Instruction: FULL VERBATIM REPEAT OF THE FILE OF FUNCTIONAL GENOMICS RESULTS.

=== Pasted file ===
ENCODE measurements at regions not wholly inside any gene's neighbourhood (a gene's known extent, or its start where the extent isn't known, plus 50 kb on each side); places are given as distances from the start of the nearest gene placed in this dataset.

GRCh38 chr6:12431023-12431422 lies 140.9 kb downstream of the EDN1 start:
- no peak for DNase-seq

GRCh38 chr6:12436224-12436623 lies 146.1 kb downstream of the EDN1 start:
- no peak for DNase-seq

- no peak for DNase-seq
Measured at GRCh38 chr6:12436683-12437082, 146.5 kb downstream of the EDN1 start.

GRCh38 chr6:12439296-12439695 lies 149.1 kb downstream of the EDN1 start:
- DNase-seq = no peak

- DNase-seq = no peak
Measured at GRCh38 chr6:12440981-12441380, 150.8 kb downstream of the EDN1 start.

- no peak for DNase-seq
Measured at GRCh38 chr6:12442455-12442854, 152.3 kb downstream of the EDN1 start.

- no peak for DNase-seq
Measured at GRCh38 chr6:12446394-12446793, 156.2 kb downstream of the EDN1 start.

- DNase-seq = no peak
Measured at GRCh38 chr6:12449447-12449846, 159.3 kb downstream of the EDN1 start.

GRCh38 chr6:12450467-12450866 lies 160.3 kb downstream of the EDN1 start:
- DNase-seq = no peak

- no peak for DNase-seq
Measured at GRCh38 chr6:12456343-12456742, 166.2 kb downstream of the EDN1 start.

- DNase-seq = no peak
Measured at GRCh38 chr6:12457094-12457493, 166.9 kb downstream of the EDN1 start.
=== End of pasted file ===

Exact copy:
ENCODE measurements at regions not wholly inside any gene's neighbourhood (a gene's known extent, or its start where the extent isn't known, plus 50 kb on each side); places are given as distances from the start of the nearest gene placed in this dataset.

GRCh38 chr6:12431023-12431422 lies 140.9 kb downstream of the EDN1 start:
- no peak for DNase-seq

GRCh38 chr6:12436224-12436623 lies 146.1 kb downstream of the EDN1 start:
- no peak for DNase-seq

- no peak for DNase-seq
Measured at GRCh38 chr6:12436683-12437082, 146.5 kb downstream of the EDN1 start.

GRCh38 chr6:12439296-12439695 lies 149.1 kb downstream of the EDN1 start:
- DNase-seq = no peak

- DNase-seq = no peak
Measured at GRCh38 chr6:12440981-12441380, 150.8 kb downstream of the EDN1 start.

- no peak for DNase-seq
Measured at GRCh38 chr6:12442455-12442854, 152.3 kb downstream of the EDN1 start.

- no peak for DNase-seq
Measured at GRCh38 chr6:12446394-12446793, 156.2 kb downstream of the EDN1 start.

- DNase-seq = no peak
Measured at GRCh38 chr6:12449447-12449846, 159.3 kb downstream of the EDN1 start.

GRCh38 chr6:12450467-12450866 lies 160.3 kb downstream of the EDN1 start:
- DNase-seq = no peak

- no peak for DNase-seq
Measured at GRCh38 chr6:12456343-12456742, 166.2 kb downstream of the EDN1 start.

- DNase-seq = no peak
Measured at GRCh38 chr6:12457094-12457493, 166.9 kb downstream of the EDN1 start.